The United States Fall Peanut Harvest Underway: Risk Mitigation with Aflatoxin Testing Plans

Jenny Rodgers

September 14, 2023

The fall peanut harvest is now in full swing

The fall peanut harvest is now in full swing, especially for the US Midwest regions which makes it a perfect time to review your mycotoxin testing plan for mitigating risks associated with contaminated peanuts. Peanuts, like many crops, are susceptible to mold and fungal contamination under certain circumstances. Though unlike cereal grains, peanuts are unique because they are legumes and produce their edible parts, called pods, below ground. The growing structure of root crops are still susceptible to mold and fungi such as Aspergillus flavus and Aspergillus parasiticus. These molds are particularly problematic because they can produce aflatoxins, which are toxic and carcinogenic compounds harmful to both human and animal health.

The mold spores are very active through their pathways of travel and have a knack for getting all around traveling on the wind, an insect vector, mechanical soil cultivation which will kick up the spores already present and can move them around further, and movement within water cycles. 

Once the conditions are favorable:

  • Nutrient availability = peanuts
  • Temperature and moisture conducive to growth

The mold growth can be quite quick and enter the logarithmic phase of growth, and during this phase, molds are actively metabolizing and producing various metabolites, including aflatoxins. As the culture enters the stationary phase, growth slows down, but mycotoxin production may continue or even increase.

There is little that can be done when mold is reproducing rapidly, specifically in the case of root crops where it’s not visible. Once the toxin is produced it has chemically altered the crop and is not possible to remove. This can be a common misconception that washing or heating methods will remove the aflatoxin contamination, but these methods only remove or kill the mold spores not the toxin.

During and after the harvest there are still areas to plan for where risk mitigation can come into play. These preventative measures can save the producer money from lost crops due to contamination:

  • Best harvesting practices: Timely and careful harvesting can minimize the risk of physical damage that could lead to mold and fungal infections from split or cracked shells.
  • Drying and curing: After harvest, peanuts are dried and cured to reduce moisture content and inhibit mold growth.
  • Storage conditions: Proper storage facilities with controlled humidity levels are used to maintain peanut quality after harvest.

Need help setting up an aflatoxin testing plan?

Trilogy has decades of experience testing complex matrices such as peanuts.

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Commodities that can present issues during analytical testing are more prone to receiving either false negatives or false positives depending on the testing methodology used. Trilogy relies on technology such as liquid chromatography, solid phase purification and even mass spectroscopy for advanced separation techniques to remove commodity impurities from the toxin of interest. Not only can the commodity cause testing issues but the overall distribution of how mycotoxins naturally occur cause challenges to the testing industry.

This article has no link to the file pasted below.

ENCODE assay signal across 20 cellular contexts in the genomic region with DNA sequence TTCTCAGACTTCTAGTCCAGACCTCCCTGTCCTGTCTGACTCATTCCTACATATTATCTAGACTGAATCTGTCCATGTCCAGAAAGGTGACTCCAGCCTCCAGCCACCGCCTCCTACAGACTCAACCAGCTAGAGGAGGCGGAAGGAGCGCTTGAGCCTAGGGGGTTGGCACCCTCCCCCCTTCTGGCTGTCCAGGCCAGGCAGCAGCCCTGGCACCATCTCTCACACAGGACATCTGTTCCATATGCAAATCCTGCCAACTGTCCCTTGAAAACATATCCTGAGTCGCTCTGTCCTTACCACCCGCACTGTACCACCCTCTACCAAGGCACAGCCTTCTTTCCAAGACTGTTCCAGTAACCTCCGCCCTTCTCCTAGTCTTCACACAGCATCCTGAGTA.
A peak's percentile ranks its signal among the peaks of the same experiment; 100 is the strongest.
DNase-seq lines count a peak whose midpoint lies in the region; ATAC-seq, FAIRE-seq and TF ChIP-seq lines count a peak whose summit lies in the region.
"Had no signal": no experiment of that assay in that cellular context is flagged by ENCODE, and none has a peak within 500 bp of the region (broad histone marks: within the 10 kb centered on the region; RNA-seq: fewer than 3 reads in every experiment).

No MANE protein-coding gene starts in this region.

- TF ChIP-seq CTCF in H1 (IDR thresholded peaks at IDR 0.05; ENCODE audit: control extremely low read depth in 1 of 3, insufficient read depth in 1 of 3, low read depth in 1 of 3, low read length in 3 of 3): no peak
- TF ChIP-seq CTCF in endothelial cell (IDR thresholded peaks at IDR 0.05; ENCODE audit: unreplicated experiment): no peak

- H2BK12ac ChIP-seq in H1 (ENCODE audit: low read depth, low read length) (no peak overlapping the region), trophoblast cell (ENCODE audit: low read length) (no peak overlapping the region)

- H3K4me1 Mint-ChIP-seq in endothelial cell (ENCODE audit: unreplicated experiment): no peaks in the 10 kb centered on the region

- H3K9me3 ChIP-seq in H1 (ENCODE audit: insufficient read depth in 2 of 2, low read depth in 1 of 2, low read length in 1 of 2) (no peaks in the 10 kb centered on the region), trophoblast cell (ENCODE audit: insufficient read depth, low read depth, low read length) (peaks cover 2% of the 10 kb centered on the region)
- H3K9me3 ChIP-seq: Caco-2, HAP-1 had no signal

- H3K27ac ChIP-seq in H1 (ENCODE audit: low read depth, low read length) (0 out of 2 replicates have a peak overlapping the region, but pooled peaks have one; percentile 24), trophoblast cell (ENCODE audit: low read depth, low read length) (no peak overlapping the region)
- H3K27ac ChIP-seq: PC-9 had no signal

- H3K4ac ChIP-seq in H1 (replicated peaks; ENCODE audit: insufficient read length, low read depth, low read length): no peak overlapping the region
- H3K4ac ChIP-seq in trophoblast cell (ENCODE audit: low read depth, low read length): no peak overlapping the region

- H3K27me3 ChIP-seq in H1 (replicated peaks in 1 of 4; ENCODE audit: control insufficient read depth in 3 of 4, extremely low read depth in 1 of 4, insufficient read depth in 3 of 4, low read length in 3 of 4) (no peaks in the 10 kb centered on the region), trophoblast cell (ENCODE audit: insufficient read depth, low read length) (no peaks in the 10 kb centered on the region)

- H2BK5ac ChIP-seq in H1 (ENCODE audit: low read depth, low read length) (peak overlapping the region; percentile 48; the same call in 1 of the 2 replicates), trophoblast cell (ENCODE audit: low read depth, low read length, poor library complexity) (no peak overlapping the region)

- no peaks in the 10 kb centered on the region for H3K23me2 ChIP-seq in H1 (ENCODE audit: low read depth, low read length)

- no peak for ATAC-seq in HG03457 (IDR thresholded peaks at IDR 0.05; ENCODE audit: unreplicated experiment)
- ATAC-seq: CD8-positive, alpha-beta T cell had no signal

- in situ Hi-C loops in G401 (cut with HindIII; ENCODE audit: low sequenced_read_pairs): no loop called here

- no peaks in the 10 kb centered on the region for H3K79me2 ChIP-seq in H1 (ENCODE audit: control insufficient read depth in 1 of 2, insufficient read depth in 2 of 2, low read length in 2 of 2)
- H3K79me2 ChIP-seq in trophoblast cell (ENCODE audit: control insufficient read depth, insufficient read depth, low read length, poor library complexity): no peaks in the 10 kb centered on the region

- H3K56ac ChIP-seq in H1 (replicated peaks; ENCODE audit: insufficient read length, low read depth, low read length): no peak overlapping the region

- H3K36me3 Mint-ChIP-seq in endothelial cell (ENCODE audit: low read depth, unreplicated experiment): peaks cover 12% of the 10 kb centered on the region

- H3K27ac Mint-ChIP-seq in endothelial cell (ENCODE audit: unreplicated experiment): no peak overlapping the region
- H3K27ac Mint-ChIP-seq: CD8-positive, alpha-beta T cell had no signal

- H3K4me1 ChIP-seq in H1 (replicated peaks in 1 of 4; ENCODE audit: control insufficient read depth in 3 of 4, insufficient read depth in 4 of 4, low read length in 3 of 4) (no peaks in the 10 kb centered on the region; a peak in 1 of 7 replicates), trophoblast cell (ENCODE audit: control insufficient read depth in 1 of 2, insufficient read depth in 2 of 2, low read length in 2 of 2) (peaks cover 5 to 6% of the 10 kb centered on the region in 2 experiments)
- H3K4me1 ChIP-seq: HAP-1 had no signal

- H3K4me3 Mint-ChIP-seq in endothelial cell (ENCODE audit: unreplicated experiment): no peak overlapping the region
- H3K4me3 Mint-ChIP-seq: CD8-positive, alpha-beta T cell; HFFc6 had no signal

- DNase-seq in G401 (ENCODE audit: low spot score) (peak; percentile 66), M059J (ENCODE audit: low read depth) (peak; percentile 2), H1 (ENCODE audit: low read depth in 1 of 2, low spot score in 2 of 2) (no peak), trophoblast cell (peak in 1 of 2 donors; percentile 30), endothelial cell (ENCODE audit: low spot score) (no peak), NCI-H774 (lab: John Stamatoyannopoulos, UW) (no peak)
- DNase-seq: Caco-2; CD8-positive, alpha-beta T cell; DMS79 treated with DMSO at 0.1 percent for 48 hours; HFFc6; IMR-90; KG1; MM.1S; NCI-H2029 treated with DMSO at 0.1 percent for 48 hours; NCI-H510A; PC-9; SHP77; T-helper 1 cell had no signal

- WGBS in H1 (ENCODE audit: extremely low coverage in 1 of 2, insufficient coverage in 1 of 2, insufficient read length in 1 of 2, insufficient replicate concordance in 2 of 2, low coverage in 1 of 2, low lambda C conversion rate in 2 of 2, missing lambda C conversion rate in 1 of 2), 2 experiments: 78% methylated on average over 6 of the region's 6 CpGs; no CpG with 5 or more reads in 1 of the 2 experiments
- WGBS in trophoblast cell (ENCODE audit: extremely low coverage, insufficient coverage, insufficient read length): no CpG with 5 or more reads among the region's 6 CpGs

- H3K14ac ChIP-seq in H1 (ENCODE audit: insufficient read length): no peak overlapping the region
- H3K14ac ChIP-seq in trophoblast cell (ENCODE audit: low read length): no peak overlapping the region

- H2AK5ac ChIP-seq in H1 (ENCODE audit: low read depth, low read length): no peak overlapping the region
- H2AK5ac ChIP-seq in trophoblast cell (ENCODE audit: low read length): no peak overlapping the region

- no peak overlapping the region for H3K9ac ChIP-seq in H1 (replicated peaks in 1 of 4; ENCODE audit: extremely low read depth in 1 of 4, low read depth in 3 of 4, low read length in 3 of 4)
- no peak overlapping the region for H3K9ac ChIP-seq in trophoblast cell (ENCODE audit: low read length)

Mycotoxin distribution on the crop is
notorious for being sporadic or ‘pocketed’.

A good analogy to describe this is using a soup analogy. Imagine you take a spoonful of smooth and creamy tomato soup. You know what to expect with every bite since the soup has been pureed into a homogenous mixture. Then imagine a bowl of chicken noodle soup full of carrots, chicken and noodles. Picture the carrots as mycotoxins. Now when you go to take a spoonful of the chicken noodle soup you could get just a noodle, a noodle and a piece of chicken, a carrot, or you could get the only two carrots in the entire bowl in one spoonful. This is where the issue arises when we go to take a mycotoxin sample. If you aren’t sampling and subsampling properly, your testing plan is “doomed” from the get-go. It’s critical that you have an appropriate representation of your entire lot in order to obtain accurate results.

Planning ahead with a mycotoxin testing plan and ensuring your group has the understanding of what your testing result means will assist in making those difficult decisions. Are you up to date on the regulatory limits for your commodity? Check in with the FDA guidance to review action limits for aflatoxins in nuts. And lastly make sure you have a complete understanding of your testing method uncertainty. This knowledge can be the difference between accepting or rejecting a batch of contaminated crops. Learn more about Mycotoxin Regulatory Limits 

About Trilogy

Trilogy is a food and feed safety laboratory specializing in mycotoxins, mycotoxin binder analysis, biogenic amines and animal drug residue testing. Trilogy Analytical Laboratory opened its doors in 1999 when its founders recognized a need in the mycotoxin industry for quick result turn-around utilizing reliable reference methods provided in an analytical setting. One of the main pillars of Trilogy’s strategy is to operate using a comprehensive quality program that we can rely on to ensure performance parameters are met every single time. From this philosophy the Trilogy line of quality products was born with the mycotoxin industry in mind.

Media Contact: Lynette Hischier,